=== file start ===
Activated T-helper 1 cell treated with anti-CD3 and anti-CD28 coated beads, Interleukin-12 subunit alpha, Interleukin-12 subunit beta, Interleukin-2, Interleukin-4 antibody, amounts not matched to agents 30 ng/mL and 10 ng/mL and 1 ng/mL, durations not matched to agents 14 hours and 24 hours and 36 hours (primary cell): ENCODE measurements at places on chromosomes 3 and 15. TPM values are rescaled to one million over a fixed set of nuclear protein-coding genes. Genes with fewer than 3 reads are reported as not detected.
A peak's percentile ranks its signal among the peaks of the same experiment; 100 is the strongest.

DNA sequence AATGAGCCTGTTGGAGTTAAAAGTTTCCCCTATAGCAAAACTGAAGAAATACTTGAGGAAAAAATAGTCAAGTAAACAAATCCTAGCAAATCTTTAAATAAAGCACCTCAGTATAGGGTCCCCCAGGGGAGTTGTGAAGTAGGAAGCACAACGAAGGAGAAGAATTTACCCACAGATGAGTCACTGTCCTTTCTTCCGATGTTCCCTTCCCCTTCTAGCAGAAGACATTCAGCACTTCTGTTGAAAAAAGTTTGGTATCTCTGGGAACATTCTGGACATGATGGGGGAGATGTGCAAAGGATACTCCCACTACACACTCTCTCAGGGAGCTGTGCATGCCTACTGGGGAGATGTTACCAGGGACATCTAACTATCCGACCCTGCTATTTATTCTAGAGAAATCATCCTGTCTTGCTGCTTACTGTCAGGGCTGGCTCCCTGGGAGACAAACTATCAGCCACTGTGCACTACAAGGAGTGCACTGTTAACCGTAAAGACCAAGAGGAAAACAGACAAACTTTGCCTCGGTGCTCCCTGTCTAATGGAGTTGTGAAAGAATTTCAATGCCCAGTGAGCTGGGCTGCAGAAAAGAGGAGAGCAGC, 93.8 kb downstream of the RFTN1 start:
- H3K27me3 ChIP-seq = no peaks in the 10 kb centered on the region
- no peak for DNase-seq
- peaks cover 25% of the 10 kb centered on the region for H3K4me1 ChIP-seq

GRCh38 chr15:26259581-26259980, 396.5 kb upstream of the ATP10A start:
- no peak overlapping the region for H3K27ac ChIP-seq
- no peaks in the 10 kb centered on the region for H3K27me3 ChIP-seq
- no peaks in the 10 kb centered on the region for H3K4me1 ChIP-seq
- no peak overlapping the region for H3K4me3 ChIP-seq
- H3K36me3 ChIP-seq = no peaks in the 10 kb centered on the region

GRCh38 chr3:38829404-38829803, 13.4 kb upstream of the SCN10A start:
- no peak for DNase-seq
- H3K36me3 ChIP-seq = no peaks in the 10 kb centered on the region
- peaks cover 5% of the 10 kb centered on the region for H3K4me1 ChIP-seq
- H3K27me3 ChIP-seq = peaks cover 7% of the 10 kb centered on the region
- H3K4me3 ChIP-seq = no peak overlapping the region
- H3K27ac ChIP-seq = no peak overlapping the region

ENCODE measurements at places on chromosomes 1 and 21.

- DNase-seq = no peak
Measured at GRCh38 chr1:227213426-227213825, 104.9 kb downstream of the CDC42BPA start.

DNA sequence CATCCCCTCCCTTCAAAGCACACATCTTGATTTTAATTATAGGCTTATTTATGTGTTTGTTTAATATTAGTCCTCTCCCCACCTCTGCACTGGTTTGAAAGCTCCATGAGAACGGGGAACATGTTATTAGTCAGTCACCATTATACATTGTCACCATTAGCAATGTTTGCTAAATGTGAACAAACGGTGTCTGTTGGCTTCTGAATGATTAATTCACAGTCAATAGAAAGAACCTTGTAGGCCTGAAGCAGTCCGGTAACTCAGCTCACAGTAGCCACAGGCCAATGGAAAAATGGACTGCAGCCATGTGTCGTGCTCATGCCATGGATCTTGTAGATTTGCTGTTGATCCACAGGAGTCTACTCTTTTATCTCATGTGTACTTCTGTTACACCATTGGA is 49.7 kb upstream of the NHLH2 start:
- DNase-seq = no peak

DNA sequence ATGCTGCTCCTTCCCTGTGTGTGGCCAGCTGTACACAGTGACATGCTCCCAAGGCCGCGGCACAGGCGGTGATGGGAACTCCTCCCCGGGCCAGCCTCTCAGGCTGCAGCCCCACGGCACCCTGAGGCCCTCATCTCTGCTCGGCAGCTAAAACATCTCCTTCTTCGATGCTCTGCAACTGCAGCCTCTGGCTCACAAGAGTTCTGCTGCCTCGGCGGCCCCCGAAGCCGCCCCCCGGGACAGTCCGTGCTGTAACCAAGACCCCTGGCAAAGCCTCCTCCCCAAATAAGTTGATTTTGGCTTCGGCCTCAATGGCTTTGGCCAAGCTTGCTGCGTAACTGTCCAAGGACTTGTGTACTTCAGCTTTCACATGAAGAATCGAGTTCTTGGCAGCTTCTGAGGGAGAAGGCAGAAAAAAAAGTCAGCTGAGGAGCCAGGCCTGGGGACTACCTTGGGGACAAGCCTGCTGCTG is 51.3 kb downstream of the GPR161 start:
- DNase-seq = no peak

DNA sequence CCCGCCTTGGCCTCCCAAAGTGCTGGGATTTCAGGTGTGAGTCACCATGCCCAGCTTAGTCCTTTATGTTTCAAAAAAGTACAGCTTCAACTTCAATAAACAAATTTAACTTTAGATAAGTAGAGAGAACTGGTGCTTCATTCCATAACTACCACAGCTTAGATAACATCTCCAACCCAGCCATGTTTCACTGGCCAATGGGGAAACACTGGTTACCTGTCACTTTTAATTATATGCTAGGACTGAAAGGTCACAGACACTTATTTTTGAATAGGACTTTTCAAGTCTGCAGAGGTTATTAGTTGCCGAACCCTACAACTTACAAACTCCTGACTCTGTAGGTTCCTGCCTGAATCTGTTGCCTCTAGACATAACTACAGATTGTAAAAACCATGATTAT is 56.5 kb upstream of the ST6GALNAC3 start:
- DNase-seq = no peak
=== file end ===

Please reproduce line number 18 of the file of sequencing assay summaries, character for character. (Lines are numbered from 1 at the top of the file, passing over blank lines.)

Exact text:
- H3K4me3 ChIP-seq = no peak overlapping the region